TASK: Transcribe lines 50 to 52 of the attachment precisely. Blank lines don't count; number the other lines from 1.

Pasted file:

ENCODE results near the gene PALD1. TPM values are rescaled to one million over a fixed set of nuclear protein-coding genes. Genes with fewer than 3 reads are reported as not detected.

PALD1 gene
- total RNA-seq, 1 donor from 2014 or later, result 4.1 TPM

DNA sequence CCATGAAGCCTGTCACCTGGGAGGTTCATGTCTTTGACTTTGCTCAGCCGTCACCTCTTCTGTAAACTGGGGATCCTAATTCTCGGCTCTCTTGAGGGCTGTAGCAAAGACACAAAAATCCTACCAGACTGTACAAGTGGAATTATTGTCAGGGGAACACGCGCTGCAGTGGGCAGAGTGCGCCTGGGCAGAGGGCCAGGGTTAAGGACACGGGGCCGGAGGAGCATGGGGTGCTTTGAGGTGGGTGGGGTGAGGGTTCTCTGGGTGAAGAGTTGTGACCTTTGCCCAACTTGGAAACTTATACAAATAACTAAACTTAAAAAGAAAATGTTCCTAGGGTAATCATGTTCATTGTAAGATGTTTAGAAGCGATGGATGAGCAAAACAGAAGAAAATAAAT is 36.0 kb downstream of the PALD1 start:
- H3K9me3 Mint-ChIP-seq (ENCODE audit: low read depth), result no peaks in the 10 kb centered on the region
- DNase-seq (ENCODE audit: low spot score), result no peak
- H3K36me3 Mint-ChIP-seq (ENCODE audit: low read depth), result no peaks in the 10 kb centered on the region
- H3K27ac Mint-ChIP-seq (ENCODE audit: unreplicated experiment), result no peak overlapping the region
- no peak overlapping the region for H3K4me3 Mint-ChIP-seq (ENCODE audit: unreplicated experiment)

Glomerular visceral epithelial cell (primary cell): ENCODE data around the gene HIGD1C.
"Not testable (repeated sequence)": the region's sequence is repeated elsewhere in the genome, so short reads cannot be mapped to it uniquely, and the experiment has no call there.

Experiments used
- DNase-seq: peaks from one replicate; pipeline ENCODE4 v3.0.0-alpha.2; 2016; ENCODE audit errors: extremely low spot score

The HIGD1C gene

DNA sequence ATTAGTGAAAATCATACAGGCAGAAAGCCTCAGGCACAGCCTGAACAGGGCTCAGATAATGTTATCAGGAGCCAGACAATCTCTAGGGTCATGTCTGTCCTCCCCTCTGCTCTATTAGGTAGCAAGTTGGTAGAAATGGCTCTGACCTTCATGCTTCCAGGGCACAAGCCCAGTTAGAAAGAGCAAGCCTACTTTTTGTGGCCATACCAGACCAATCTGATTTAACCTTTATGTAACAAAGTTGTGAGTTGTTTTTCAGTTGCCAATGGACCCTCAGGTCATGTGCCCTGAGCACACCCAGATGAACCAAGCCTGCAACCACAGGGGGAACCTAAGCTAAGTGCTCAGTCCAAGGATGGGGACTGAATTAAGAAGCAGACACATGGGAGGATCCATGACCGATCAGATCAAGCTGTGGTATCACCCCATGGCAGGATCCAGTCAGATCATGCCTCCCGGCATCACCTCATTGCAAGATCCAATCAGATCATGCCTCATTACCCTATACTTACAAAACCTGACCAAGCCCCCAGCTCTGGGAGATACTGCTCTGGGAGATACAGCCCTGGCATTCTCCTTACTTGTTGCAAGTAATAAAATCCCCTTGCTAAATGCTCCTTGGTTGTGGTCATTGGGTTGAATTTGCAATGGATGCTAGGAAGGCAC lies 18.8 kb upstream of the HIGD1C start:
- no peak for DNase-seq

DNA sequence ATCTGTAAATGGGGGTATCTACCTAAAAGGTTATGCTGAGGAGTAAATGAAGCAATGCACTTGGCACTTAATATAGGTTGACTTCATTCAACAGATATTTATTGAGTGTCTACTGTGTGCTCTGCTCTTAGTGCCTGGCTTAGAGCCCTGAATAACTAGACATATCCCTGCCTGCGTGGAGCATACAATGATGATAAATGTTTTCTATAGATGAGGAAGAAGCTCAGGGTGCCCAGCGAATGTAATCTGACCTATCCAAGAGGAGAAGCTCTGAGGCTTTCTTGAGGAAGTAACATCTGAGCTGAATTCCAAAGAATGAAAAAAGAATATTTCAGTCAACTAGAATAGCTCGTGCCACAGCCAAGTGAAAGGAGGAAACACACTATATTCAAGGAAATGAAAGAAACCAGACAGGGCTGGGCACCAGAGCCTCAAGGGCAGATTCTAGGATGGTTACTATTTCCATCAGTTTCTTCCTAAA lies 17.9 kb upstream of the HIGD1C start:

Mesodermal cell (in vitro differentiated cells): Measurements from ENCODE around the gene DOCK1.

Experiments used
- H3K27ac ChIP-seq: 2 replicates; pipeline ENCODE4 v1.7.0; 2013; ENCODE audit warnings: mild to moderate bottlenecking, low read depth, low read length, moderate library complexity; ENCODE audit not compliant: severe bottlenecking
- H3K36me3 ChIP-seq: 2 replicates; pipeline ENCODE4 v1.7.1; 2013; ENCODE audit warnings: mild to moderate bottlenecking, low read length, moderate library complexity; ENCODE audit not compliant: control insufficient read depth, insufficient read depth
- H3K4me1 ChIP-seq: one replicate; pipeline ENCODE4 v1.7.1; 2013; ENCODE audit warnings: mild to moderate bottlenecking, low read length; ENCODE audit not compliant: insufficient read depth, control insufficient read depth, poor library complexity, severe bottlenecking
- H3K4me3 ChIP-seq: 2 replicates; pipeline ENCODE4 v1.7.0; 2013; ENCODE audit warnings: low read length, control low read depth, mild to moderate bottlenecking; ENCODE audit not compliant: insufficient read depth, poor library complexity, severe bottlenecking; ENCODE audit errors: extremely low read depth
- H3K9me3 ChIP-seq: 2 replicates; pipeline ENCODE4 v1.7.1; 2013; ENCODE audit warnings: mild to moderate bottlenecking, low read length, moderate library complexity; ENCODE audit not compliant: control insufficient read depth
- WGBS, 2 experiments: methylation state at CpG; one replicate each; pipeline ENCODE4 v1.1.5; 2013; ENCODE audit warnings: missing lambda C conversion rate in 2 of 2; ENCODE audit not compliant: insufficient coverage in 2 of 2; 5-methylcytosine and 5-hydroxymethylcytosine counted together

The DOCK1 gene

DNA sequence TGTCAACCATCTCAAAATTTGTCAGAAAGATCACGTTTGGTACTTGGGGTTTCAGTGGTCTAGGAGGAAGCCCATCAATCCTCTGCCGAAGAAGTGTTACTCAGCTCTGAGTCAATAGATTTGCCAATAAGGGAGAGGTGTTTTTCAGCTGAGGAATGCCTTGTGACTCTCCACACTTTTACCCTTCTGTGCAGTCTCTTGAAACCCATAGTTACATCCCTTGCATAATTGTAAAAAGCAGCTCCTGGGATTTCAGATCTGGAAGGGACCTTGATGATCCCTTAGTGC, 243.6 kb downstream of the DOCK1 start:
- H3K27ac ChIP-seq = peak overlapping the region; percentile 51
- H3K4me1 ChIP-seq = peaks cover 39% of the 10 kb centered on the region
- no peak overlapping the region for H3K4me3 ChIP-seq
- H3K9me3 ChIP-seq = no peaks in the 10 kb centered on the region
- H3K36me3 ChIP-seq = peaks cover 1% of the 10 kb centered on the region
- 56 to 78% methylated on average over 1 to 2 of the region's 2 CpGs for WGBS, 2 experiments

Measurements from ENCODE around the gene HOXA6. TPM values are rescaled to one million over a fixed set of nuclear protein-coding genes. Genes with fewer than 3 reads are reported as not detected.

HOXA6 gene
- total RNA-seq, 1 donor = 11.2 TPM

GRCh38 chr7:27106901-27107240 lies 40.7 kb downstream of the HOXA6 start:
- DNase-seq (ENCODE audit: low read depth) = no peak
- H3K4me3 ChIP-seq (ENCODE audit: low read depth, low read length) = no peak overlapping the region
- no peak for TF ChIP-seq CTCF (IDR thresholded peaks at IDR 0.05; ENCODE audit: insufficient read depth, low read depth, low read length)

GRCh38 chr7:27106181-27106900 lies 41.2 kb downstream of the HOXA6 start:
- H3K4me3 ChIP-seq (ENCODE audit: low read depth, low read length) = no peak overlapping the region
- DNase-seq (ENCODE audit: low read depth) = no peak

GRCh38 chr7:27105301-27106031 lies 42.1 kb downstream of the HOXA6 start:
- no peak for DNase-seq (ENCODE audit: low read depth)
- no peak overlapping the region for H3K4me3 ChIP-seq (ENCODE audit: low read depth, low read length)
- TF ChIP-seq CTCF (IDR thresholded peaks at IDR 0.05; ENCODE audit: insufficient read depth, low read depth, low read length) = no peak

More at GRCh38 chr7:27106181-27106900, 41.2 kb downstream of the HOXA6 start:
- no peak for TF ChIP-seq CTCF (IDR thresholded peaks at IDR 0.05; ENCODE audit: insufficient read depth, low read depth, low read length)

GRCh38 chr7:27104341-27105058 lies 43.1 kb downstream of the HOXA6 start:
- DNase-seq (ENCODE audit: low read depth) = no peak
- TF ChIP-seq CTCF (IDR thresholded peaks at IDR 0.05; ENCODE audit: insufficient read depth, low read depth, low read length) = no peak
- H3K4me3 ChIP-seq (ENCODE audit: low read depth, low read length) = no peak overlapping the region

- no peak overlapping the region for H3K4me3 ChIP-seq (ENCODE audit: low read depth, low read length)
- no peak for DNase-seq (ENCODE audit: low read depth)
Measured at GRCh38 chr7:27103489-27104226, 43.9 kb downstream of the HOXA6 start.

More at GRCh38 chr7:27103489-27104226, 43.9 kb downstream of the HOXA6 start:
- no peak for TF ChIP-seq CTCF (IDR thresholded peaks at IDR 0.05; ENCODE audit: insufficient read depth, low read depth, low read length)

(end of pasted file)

GRCh38 chr7:27104341-27105058 lies 43.1 kb downstream of the HOXA6 start:
- DNase-seq (ENCODE audit: low read depth) = no peak
- TF ChIP-seq CTCF (IDR thresholded peaks at IDR 0.05; ENCODE audit: insufficient read depth, low read depth, low read length) = no peak